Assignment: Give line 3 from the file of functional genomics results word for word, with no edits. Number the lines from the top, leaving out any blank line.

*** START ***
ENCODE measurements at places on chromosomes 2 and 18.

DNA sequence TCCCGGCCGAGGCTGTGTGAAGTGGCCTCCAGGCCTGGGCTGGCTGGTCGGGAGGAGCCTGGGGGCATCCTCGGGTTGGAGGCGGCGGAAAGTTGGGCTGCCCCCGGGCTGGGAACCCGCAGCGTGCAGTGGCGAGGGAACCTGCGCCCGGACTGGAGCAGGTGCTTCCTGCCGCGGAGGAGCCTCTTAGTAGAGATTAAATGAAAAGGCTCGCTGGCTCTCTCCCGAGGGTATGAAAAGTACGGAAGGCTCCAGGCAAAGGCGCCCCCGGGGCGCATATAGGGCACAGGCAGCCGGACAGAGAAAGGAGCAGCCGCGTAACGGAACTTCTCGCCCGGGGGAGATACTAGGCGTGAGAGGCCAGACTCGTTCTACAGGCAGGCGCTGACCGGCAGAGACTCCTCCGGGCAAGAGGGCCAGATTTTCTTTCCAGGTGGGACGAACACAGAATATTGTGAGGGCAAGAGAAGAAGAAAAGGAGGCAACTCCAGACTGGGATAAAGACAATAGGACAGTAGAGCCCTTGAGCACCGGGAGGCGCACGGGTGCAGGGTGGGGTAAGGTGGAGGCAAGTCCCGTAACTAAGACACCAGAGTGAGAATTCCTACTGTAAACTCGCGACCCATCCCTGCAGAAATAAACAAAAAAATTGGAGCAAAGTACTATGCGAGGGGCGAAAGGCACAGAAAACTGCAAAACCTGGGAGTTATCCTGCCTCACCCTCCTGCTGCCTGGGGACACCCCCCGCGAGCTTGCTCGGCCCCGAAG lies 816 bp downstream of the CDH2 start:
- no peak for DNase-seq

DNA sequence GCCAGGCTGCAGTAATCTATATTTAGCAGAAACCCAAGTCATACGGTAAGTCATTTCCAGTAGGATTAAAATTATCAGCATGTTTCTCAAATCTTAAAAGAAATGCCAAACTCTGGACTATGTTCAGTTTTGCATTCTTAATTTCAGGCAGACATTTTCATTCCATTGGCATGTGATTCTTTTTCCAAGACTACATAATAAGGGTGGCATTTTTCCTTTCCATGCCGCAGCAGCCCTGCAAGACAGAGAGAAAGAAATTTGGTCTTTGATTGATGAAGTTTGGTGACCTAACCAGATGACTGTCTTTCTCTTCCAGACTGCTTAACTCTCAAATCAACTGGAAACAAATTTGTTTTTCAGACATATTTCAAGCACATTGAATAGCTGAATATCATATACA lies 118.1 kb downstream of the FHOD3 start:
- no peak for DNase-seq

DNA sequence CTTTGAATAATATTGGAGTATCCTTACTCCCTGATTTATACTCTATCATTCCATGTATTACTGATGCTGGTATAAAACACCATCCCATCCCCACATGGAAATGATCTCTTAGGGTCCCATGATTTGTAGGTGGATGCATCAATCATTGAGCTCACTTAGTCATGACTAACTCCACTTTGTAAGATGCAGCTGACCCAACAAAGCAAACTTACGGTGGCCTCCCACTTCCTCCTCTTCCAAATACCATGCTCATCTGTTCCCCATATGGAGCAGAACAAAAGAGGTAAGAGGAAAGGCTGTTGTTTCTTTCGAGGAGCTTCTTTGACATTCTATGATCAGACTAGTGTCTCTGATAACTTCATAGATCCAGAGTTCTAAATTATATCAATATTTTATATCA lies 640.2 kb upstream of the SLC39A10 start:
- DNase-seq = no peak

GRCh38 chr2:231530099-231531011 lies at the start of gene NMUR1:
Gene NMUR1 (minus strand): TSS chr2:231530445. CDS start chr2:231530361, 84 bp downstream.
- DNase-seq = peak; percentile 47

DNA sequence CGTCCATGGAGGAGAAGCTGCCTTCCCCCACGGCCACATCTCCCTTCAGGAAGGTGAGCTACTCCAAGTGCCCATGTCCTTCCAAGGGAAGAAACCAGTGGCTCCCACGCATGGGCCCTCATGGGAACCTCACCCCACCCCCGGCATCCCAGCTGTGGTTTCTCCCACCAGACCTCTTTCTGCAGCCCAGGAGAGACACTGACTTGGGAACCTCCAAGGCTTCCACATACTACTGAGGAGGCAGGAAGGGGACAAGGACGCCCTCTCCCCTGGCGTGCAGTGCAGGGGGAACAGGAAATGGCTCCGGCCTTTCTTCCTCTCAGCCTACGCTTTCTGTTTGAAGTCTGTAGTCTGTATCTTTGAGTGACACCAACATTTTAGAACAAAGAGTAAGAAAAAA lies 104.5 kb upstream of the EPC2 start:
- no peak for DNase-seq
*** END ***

- no peak for DNase-seq